“There could be no fairer destiny for any physical theory than that it should point the way to a more comprehensive theory in which it lives on as a limiting case.” –Albert Einstein
Imagine: you’ve worked hard all your life, through your primary and secondary school education, where you worked hard to get into a good college, through your undergraduate degree, where you found something you were passionate enough about that you wanted to study it even further, and then through graduate school, where you spent half-a-decade or more immersing yourself, non-stop, in an area of research in a field that you love.
You become familiar with the deepest known theories about whatever it is you’ve studied, and you begin to see where our understanding in some part of the material world begins to break down. The great unsolved problems of your time look like missing puzzle pieces, while the tools, equations and current theories begin to look like misshapen pieces that don’t quite fit where they’re supposed to.
In other words, you’ve run up against the limits of our current knowledge; to make any further progress is going to take an innovation that’s not yet a part of our scientific lexicon.
Maybe you’re a biologist, trying to understand how the sensation of itch actually works. The three main types of sensory neuron in humans — pain, pressure and temperature — don’t quite seem to cover it.
Maybe you’re a geoscientist, trying to figure out how to predict when the entire mantle convects, and when only the upper mantle convects to transport heat and materials.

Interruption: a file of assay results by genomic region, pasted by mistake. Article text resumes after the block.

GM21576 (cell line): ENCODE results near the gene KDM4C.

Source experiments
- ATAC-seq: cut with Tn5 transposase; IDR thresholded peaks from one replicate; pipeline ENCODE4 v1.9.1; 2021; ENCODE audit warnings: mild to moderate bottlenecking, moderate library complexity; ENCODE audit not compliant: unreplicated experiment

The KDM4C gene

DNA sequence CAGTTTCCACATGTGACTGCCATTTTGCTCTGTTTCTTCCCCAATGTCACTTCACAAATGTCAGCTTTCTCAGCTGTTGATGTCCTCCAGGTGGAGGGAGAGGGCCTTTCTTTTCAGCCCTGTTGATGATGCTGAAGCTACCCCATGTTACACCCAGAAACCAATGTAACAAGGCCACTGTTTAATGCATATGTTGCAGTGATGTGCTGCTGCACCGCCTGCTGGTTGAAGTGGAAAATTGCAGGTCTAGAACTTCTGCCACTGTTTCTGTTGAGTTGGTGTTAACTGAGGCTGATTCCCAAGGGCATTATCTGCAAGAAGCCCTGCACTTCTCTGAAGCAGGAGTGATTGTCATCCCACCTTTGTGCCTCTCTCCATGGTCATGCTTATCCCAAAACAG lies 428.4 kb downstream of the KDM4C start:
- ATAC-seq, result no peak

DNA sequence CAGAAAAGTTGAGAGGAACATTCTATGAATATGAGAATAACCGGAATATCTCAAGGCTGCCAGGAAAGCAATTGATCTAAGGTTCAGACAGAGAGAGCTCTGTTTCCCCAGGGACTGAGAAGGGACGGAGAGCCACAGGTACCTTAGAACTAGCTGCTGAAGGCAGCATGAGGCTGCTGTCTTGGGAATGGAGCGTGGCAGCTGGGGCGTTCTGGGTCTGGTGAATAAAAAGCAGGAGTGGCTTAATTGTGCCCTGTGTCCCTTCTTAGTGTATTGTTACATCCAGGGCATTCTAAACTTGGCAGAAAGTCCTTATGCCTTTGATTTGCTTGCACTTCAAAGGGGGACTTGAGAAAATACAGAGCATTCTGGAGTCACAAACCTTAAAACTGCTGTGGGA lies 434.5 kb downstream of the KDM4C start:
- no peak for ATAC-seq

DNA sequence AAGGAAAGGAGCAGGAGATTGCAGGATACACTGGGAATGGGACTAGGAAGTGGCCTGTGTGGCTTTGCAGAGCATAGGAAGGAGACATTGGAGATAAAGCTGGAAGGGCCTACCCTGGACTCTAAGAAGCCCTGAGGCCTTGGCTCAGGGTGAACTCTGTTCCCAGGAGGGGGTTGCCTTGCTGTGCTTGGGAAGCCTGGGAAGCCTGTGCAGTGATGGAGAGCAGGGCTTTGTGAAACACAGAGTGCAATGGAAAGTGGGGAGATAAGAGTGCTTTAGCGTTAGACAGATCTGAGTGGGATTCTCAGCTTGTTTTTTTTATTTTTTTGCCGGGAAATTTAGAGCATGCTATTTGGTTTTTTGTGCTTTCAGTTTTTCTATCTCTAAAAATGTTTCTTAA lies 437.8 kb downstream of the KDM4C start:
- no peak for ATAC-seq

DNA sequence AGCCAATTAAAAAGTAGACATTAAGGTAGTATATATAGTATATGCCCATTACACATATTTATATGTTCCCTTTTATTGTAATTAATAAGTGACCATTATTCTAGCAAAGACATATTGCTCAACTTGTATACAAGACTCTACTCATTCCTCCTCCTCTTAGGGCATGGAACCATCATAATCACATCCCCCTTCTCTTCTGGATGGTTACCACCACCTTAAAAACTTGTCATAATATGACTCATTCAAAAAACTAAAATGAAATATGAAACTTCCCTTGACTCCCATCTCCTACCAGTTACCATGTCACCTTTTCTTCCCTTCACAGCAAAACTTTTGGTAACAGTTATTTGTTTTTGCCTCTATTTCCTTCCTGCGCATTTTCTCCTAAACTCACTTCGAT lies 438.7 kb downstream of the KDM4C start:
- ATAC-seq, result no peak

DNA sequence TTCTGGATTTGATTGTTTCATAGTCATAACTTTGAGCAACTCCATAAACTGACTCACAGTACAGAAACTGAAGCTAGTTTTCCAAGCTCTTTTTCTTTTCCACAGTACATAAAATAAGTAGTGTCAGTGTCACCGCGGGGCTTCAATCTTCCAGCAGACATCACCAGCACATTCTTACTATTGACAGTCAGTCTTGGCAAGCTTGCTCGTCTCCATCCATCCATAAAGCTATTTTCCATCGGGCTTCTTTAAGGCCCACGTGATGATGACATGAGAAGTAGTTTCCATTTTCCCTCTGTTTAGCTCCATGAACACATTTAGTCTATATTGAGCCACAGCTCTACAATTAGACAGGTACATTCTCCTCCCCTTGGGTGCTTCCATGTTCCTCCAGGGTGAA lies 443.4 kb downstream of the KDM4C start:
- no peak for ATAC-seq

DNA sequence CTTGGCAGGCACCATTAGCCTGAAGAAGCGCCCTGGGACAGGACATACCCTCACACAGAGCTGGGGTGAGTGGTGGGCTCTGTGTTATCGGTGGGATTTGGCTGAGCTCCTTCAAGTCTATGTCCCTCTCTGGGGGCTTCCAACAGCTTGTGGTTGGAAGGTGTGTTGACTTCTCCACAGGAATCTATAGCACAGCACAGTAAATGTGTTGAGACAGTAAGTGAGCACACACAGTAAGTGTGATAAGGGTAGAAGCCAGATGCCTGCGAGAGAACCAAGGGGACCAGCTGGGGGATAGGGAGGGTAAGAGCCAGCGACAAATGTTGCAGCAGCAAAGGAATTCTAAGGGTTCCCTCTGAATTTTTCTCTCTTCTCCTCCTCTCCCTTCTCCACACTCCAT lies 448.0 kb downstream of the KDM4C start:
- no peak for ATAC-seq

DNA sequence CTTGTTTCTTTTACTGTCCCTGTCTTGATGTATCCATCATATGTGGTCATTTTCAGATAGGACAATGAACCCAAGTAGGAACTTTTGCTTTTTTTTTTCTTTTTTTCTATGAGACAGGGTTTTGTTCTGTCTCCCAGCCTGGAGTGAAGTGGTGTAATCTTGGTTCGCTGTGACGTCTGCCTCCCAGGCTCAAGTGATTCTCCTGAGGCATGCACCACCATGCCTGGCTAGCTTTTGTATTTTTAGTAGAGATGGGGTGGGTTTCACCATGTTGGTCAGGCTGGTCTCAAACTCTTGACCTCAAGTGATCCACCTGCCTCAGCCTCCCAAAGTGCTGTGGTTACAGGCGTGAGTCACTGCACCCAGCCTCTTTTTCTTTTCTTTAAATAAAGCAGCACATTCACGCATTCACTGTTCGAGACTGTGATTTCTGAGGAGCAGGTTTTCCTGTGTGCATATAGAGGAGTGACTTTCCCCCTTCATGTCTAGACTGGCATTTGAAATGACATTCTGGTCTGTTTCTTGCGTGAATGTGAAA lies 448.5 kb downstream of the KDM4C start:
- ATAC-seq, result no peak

Maybe you’re a particle physicist, trying to decipher what accounts for neutrino mass, and why they’re so mind-bogglingly light compared to all the rest of the massive, standard model particles.
Or maybe — like me — you’re an astrophysicist, trying to solve some of the great cosmic mysteries of just how it is our Universe got here, and came to be the way it is today.
The thing is, no matter what your field is, there’s more to learn, there’s progress to be made, and there’s work to be done. If the current theories and laws can’t explain everything that’s observed — all the experimental and observational phenomena — then that theory cannot be the entire story.
And in that sense, given that even the best scientific theory only has a limited range of validity, all scientific theories are wrong. (And before you quote me out-of-context on that, keep reading.)
But that’s not really fair. Scientific theories are only meant to have a certain range of validity! We know that the Big Bang doesn’t explain what came prior to the Big Bang; we know that evolution doesn’t explain the origin of life; we know that Airy’s theory of isostatic compensation doesn’t explain the motion of the Earth’s crust over geologic timescales; we know that General Relativity doesn’t explain the existence of antimatter.